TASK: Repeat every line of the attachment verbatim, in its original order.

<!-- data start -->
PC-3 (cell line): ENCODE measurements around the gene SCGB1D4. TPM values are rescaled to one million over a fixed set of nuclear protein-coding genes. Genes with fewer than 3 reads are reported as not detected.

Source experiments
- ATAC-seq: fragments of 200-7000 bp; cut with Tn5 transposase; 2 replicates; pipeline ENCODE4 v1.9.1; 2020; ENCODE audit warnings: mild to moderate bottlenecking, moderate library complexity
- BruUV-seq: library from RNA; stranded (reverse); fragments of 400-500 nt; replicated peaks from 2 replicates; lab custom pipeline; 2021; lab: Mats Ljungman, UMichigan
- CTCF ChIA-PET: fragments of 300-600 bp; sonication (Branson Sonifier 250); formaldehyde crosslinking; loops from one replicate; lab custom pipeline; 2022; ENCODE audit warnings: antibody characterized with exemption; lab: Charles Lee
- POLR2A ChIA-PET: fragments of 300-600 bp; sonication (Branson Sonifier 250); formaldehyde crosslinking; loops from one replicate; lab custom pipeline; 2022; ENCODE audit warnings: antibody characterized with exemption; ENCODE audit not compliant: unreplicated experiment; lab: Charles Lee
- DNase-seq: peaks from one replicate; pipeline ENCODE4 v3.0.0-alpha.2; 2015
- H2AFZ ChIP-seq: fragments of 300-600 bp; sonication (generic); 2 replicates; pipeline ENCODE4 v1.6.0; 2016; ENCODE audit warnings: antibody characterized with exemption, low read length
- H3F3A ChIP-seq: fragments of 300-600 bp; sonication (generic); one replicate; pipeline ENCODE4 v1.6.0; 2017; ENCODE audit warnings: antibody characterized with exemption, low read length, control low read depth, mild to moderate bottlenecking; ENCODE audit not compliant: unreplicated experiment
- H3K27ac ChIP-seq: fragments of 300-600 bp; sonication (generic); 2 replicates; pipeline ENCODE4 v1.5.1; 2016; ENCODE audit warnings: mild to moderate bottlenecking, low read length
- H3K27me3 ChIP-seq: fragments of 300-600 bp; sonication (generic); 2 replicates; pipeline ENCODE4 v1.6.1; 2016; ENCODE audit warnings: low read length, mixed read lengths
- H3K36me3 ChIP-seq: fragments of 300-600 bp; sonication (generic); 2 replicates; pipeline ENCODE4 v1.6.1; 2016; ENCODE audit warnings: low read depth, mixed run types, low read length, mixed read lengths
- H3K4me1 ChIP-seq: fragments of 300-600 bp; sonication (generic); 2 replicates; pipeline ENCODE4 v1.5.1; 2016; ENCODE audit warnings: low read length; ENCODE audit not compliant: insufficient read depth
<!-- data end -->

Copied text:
PC-3 (cell line): ENCODE measurements around the gene SCGB1D4. TPM values are rescaled to one million over a fixed set of nuclear protein-coding genes. Genes with fewer than 3 reads are reported as not detected.

Source experiments
- ATAC-seq: fragments of 200-7000 bp; cut with Tn5 transposase; 2 replicates; pipeline ENCODE4 v1.9.1; 2020; ENCODE audit warnings: mild to moderate bottlenecking, moderate library complexity
- BruUV-seq: library from RNA; stranded (reverse); fragments of 400-500 nt; replicated peaks from 2 replicates; lab custom pipeline; 2021; lab: Mats Ljungman, UMichigan
- CTCF ChIA-PET: fragments of 300-600 bp; sonication (Branson Sonifier 250); formaldehyde crosslinking; loops from one replicate; lab custom pipeline; 2022; ENCODE audit warnings: antibody characterized with exemption; lab: Charles Lee
- POLR2A ChIA-PET: fragments of 300-600 bp; sonication (Branson Sonifier 250); formaldehyde crosslinking; loops from one replicate; lab custom pipeline; 2022; ENCODE audit warnings: antibody characterized with exemption; ENCODE audit not compliant: unreplicated experiment; lab: Charles Lee
- DNase-seq: peaks from one replicate; pipeline ENCODE4 v3.0.0-alpha.2; 2015
- H2AFZ ChIP-seq: fragments of 300-600 bp; sonication (generic); 2 replicates; pipeline ENCODE4 v1.6.0; 2016; ENCODE audit warnings: antibody characterized with exemption, low read length
- H3F3A ChIP-seq: fragments of 300-600 bp; sonication (generic); one replicate; pipeline ENCODE4 v1.6.0; 2017; ENCODE audit warnings: antibody characterized with exemption, low read length, control low read depth, mild to moderate bottlenecking; ENCODE audit not compliant: unreplicated experiment
- H3K27ac ChIP-seq: fragments of 300-600 bp; sonication (generic); 2 replicates; pipeline ENCODE4 v1.5.1; 2016; ENCODE audit warnings: mild to moderate bottlenecking, low read length
- H3K27me3 ChIP-seq: fragments of 300-600 bp; sonication (generic); 2 replicates; pipeline ENCODE4 v1.6.1; 2016; ENCODE audit warnings: low read length, mixed read lengths
- H3K36me3 ChIP-seq: fragments of 300-600 bp; sonication (generic); 2 replicates; pipeline ENCODE4 v1.6.1; 2016; ENCODE audit warnings: low read depth, mixed run types, low read length, mixed read lengths
- H3K4me1 ChIP-seq: fragments of 300-600 bp; sonication (generic); 2 replicates; pipeline ENCODE4 v1.5.1; 2016; ENCODE audit warnings: low read length; ENCODE audit not compliant: insufficient read depth